Bureau of Meteorology declares beginning of La Niña phase
The Bureau of Meteorology has officially announced a La Niña phase is underway, signalling that northern and eastern Australia can expect wetter conditions this spring and summer, and bolstering hopes for a less severe bushfire season ahead.
During a La Niña phase, Australia's northern waters are warm with increased convection, allowing for more evaporation than usual, resulting in increased rain events.
The Bureau of Meteorology Head of Climate Operations Andrew Watkins told ABC Online the La Niña phase typically leads to cooler temperatures during the day and warmer temperatures during the evening.
"We tend to have more cloud and a bit more moisture around to evaporate to keep the air a bit cooler," he said.
"Conversely at night, when you've got the cloud acting like a lid trapping in that heat, it can be a bit warmer."
The last major La Niña events were in the summers of 2010-11 and 2011-12, which resulted in Australia's wettest two-year period on record.
Many Australian’s will recall the devastating flooding events resulting from the last La Niña phase; in 2011, many areas of South-East Queensland were flooded, and Brisbane recorded the worst flooding event since the mid-1970s.
But Watkins said this year's La Niña will likely be less intense based on the Bureau’s current forecasting.
"Also the fact that by this time in 2010, we were already well into a La Niña event and had been pretty much since mid July," he said.
Despite the expectation of a lesser La Niña in the coming months, Watkins said there’s still a chance of more frequent cyclones in Australian waters over summer.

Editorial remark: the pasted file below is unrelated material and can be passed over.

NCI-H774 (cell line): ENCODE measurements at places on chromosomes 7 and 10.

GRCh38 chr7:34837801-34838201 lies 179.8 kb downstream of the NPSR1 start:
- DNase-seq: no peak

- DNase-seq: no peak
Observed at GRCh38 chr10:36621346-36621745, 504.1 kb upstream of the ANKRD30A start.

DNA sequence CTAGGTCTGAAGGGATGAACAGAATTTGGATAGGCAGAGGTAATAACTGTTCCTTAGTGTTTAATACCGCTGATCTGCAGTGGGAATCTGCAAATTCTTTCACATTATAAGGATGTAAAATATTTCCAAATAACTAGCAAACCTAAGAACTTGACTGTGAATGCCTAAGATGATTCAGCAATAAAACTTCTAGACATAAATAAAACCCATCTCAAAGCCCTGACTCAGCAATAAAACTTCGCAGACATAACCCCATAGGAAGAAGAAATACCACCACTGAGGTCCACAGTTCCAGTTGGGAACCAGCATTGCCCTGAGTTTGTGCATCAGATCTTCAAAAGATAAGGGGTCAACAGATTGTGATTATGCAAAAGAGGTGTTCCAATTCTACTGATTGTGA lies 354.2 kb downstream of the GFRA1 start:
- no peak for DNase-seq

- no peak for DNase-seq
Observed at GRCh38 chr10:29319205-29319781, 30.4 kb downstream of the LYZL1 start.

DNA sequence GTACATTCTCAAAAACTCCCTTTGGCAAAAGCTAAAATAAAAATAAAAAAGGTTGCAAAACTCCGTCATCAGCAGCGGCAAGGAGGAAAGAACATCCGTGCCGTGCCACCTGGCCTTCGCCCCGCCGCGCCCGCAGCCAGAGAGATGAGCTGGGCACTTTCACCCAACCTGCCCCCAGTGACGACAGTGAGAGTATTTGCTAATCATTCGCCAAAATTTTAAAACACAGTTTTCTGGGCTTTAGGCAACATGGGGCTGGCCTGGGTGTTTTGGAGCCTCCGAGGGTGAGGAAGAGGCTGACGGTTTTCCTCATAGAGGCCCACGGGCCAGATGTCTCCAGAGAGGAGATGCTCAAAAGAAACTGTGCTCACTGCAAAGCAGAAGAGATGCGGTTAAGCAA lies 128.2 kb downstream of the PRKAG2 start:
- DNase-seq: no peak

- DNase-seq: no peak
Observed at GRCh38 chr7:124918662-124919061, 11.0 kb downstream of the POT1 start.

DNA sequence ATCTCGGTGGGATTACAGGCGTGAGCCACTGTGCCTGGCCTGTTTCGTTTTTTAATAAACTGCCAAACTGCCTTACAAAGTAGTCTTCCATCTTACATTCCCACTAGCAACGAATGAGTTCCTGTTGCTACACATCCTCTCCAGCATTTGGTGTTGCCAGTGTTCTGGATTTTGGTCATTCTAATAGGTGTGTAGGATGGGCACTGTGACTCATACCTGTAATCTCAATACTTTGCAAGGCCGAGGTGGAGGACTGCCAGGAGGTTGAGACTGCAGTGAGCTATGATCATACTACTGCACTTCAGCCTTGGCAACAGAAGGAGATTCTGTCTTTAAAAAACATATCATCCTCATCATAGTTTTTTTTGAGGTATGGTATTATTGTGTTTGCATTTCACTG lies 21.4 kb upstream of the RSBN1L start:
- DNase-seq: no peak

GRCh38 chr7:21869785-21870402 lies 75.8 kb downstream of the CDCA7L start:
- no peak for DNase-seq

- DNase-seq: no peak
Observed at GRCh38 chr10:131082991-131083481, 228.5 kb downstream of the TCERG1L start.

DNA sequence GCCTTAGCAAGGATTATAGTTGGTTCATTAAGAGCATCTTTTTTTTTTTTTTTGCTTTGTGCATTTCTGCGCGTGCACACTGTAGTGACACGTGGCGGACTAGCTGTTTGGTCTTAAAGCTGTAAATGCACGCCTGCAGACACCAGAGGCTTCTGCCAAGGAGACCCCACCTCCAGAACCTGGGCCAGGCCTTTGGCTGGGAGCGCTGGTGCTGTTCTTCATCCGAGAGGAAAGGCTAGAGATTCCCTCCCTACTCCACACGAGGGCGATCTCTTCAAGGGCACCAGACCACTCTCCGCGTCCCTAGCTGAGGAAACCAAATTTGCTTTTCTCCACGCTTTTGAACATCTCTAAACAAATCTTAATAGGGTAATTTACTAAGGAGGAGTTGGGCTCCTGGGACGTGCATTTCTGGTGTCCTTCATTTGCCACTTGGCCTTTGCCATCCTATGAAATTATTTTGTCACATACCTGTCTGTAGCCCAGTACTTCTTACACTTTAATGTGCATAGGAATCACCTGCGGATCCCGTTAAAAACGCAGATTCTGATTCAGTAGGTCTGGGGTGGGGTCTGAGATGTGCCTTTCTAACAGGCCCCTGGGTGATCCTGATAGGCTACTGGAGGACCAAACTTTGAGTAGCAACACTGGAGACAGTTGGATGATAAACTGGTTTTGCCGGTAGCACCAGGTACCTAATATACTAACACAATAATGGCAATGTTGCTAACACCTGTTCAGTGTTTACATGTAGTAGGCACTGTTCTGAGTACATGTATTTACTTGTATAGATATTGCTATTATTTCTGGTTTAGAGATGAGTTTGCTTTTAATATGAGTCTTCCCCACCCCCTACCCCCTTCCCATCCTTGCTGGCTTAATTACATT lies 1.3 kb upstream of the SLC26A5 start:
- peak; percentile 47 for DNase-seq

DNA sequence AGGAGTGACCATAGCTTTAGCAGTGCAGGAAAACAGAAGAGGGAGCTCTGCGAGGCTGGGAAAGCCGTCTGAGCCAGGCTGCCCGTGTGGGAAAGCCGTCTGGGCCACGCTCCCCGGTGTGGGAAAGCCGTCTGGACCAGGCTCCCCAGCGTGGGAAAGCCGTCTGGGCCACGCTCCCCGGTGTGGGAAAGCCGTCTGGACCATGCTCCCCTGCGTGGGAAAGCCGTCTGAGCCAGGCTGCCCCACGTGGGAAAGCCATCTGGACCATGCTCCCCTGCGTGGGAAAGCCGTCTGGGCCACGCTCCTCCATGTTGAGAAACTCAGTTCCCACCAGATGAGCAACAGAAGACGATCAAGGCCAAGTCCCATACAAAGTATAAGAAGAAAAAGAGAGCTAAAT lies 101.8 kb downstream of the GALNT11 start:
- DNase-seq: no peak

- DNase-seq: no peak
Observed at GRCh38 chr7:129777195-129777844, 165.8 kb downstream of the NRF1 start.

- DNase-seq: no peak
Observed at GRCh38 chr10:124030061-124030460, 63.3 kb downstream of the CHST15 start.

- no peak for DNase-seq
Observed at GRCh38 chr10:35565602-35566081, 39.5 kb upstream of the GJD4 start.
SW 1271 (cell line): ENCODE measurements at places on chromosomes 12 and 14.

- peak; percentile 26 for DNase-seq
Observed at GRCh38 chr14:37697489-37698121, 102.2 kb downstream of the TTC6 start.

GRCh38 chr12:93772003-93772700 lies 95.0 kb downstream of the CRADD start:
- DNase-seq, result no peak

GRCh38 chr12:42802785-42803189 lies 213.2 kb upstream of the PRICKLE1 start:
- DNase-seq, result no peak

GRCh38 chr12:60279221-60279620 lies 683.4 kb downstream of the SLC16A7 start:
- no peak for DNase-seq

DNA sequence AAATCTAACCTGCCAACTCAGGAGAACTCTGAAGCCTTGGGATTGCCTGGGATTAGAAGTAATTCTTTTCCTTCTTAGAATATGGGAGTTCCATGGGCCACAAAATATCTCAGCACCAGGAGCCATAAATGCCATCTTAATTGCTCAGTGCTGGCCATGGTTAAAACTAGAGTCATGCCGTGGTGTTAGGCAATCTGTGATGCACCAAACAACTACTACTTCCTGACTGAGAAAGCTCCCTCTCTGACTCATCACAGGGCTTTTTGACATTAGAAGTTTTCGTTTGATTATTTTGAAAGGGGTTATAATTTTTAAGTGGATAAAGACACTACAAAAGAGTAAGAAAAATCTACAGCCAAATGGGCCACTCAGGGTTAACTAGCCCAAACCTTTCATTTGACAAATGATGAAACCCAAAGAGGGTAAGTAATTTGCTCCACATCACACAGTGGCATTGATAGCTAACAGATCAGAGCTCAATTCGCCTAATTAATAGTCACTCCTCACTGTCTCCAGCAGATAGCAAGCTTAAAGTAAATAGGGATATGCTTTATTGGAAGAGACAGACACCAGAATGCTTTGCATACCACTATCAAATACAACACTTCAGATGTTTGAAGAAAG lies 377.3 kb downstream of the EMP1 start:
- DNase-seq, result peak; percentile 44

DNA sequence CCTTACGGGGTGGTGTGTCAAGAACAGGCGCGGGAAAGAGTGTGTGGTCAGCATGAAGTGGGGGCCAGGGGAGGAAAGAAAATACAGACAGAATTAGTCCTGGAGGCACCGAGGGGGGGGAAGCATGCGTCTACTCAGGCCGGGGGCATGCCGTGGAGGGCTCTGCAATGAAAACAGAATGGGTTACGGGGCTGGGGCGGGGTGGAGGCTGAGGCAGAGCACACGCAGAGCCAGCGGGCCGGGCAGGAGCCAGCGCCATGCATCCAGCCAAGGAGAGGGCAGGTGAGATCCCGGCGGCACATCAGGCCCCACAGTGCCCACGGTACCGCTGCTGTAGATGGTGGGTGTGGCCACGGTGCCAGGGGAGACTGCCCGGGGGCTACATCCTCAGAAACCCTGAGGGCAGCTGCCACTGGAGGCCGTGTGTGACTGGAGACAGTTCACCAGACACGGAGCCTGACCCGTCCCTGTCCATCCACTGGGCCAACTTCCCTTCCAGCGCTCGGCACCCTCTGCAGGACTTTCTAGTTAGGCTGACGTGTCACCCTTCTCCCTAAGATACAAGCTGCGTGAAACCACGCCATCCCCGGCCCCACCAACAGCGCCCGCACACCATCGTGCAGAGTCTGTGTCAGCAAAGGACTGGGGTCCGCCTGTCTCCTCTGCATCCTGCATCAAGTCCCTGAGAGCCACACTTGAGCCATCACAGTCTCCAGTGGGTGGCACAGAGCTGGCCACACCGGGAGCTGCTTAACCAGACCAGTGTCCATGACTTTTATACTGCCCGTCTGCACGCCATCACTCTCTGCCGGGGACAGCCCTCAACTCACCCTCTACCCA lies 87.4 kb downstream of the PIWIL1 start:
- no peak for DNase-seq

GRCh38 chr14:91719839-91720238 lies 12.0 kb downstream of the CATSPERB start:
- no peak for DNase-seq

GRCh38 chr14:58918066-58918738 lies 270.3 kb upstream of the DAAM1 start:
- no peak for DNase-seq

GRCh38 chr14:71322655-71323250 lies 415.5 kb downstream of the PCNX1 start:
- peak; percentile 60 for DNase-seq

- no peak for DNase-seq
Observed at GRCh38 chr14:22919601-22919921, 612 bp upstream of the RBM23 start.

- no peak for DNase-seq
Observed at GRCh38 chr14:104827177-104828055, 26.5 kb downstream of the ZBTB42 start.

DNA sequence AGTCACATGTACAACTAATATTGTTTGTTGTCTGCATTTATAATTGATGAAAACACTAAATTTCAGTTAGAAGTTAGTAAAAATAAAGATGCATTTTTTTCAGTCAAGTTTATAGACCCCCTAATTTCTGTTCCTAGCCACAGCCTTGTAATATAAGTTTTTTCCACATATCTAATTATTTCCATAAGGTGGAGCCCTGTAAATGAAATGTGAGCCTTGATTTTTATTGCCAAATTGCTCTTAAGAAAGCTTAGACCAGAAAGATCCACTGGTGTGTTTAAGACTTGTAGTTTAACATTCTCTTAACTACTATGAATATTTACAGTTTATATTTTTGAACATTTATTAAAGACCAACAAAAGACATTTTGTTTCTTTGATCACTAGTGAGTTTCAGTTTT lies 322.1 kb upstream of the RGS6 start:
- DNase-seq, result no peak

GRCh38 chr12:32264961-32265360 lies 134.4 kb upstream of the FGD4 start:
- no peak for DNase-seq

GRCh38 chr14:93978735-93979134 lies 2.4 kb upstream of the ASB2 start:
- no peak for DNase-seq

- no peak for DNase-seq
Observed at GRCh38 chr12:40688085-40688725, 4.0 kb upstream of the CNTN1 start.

"That also increases the risk of tropical cyclones crossing the coast, so lots of impacts of La Niña, particularly as we get into summer,” he said.
More rain, but bushfires still a risk
The forecast of more rain will likely be welcome for Australian regions that have experienced drier months during 2020. However, Watkins notes that the hope is for a balanced amount of rain to ensure crops are not damaged pre-harvest.
"Hopefully nice finishing rains but that it won't be too wet for the actual harvest," he said.
Watkins said the new La Niña phase was also welcome news ahead of the upcoming bushfire season, considering the catastrophic fires that burned throughout Australia during the summer of 2019-20.
"Last year we went into the spring and summer period with a really strong positive Indian Ocean Dipole event; that was keeping things very dry, particularly in eastern Australia and it also had been very hot,” he said.
"But we can never forget southern Australia will always get dry and hot over summer," he said, which, despite a La Niña phase, is typical of Australia’s southern reaches.
"There always will be some bushfires, but hopefully this year we have the conditions in place that we won't see those widespread, long-campaign fires that we did see unfortunately last year."